Australia's major health groups are calling on soft drink maker Coca-Cola to reduce the amount of sugar in popular brands Coke, Fanta and Sprite.
The Australian and NZ Obesity Society, Diabetes Australia, Cancer Council Victoria and Heart Foundation Victoria are part of a consortium that has written to Coca-Cola's Australian management calling for it to stop "weight-washing" and start taking action on obesity.
They want it to reduce the sugar content of its high-kilojoule drinks and stop selling sugary drinks in schools and places children frequent.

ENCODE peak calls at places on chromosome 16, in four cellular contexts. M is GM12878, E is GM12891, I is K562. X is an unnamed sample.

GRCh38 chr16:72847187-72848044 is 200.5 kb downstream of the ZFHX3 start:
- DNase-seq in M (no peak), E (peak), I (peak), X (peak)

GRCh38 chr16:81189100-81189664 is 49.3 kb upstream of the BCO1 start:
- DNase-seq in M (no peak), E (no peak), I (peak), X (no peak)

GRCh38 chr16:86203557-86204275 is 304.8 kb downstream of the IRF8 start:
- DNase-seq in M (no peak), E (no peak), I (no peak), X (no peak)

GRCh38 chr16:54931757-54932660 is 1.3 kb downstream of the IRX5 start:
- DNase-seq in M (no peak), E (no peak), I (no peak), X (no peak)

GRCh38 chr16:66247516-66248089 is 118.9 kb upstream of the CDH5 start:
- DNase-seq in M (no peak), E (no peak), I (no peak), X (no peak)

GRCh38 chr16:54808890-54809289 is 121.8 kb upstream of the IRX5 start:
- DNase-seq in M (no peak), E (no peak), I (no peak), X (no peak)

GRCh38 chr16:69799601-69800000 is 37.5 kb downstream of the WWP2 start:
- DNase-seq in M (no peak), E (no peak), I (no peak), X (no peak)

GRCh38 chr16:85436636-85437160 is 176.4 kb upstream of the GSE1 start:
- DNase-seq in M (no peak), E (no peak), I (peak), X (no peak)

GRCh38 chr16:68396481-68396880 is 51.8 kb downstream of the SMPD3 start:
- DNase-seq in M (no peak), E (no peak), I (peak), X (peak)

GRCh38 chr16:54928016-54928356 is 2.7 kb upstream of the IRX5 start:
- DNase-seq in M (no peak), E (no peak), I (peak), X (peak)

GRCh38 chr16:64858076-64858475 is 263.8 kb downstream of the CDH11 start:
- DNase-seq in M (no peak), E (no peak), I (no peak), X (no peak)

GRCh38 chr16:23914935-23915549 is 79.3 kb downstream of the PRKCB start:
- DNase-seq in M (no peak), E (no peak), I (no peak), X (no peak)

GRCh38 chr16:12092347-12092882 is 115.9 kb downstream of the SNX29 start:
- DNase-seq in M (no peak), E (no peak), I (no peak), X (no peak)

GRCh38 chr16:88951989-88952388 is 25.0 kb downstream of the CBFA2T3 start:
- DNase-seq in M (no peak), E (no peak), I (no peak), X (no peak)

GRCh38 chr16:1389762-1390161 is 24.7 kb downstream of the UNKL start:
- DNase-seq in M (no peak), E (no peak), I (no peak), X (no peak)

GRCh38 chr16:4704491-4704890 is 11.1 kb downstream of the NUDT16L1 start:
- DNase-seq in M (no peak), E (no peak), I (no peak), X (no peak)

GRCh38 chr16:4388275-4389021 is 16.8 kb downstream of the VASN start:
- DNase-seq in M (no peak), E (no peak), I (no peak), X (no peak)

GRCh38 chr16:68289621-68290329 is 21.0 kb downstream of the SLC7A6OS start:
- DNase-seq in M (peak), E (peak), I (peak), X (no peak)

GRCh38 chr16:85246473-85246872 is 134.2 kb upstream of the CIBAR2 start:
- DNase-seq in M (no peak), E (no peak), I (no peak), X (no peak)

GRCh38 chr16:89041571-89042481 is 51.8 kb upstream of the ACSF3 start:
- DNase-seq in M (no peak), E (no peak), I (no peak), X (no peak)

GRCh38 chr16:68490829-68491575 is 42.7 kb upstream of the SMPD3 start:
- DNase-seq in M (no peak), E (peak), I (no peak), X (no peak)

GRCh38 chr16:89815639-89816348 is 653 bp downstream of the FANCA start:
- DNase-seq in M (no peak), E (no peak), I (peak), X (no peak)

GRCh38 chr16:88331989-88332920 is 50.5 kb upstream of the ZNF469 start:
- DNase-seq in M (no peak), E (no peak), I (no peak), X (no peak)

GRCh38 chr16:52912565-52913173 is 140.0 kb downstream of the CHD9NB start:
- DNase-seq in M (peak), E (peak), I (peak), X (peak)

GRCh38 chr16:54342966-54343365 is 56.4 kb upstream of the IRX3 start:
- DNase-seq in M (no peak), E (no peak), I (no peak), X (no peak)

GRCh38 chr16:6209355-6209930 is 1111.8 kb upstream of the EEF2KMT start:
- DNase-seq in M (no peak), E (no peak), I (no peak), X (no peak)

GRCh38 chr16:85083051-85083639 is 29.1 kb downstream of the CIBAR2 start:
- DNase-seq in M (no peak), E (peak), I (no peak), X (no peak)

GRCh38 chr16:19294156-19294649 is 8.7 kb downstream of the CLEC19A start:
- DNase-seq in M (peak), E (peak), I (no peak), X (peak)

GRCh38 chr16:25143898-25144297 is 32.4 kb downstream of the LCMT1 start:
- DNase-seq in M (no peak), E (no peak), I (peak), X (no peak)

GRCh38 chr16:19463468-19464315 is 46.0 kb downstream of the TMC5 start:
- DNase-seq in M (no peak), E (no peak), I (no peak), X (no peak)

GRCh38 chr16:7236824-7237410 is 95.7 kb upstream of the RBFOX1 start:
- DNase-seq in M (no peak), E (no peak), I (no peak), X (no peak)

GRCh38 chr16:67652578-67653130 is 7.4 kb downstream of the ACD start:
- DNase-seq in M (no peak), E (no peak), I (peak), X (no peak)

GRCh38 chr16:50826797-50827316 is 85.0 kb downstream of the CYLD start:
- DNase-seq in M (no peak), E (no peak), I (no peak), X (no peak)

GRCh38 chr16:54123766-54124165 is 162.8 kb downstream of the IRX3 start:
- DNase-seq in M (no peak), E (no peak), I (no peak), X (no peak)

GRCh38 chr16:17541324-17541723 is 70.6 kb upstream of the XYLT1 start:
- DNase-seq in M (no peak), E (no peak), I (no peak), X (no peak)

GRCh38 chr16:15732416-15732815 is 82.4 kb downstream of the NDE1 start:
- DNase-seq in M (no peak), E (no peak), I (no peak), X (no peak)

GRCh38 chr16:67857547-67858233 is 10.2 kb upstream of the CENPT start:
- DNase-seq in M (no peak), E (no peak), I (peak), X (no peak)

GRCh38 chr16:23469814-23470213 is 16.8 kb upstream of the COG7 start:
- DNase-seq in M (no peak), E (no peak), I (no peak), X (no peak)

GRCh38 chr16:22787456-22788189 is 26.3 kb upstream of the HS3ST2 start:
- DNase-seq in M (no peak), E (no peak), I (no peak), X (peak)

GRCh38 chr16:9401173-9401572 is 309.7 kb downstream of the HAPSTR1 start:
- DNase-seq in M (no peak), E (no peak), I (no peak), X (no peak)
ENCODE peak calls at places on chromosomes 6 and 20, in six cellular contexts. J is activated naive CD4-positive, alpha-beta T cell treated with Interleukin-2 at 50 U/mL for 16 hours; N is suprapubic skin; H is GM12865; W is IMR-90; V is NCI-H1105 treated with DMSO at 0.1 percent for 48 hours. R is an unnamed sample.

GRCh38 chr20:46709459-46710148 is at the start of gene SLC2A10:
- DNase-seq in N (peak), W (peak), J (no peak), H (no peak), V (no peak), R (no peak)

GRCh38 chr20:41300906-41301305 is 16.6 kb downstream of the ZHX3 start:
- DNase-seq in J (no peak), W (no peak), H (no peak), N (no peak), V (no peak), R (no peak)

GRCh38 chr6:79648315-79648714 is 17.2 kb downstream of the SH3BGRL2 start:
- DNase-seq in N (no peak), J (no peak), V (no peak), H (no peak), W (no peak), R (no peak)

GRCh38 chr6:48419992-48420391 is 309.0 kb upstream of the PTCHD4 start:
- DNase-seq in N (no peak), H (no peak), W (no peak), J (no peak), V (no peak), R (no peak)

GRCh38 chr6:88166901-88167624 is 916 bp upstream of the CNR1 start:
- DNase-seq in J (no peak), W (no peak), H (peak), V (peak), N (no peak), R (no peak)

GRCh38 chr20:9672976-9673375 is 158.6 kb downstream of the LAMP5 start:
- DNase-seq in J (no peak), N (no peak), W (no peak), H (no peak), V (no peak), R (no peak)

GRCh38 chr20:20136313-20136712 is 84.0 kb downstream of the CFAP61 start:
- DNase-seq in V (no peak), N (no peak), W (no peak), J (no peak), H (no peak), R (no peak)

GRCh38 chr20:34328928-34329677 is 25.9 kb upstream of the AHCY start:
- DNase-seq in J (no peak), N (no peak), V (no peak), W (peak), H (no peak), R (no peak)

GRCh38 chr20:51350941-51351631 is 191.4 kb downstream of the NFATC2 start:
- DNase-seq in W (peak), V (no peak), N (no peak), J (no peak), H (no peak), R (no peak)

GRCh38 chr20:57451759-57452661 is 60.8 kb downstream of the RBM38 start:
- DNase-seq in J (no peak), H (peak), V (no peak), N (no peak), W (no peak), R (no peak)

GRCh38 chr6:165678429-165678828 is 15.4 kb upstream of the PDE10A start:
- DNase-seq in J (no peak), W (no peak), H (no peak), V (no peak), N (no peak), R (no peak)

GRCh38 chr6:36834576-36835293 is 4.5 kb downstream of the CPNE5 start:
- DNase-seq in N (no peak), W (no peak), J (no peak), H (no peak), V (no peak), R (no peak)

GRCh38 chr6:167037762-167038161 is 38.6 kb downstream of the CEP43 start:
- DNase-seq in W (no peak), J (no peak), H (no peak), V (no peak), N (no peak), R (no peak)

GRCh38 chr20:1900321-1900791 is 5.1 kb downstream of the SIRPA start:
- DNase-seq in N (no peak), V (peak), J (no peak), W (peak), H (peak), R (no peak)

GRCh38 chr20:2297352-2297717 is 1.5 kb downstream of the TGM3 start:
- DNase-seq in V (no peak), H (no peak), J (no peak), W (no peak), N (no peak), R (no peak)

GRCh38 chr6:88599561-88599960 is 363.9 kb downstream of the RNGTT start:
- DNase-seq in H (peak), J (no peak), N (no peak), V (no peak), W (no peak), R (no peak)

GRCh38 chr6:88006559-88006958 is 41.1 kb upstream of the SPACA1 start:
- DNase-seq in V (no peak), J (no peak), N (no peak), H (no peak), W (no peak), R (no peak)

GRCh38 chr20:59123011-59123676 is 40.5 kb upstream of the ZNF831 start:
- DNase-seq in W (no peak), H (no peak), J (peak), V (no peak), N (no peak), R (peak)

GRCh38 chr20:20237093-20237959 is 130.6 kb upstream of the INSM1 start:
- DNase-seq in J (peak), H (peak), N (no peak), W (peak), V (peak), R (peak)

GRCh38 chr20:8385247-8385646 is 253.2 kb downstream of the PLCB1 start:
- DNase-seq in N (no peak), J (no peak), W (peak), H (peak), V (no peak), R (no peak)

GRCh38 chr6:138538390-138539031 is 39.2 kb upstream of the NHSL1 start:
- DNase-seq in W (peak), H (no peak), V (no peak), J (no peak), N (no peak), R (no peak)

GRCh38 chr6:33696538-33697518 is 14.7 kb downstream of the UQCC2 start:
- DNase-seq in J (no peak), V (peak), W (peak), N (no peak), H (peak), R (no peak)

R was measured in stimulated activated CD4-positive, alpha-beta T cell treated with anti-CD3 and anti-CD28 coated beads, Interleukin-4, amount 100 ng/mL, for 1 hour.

The groups want Coca-Cola to support physical activity measures but without its branding.
Obesity Policy Coalition executive manager Jane Martin said the soft drink maker had bombarded the public with advertisements suggesting it was not only committed to helping tackle obesity but was part of the solution.
"One can of Coke contains 10 teaspoons of sugar, so it's no surprise they are sugar-coating their attempt to tackle obesity," she said.
WA's LiveLighter campaign director Maria Szybiak said the call was in line with the push to urge West Australians to reduce their sugary drink intake.
"Having big companies like this heavily marketing unhea-lthy food and drink completely undermines positive public health messages," she said.
Coca-Cola South Pacific said the company had agreed to increase the availability of smaller portion sizes and low kilojoule options.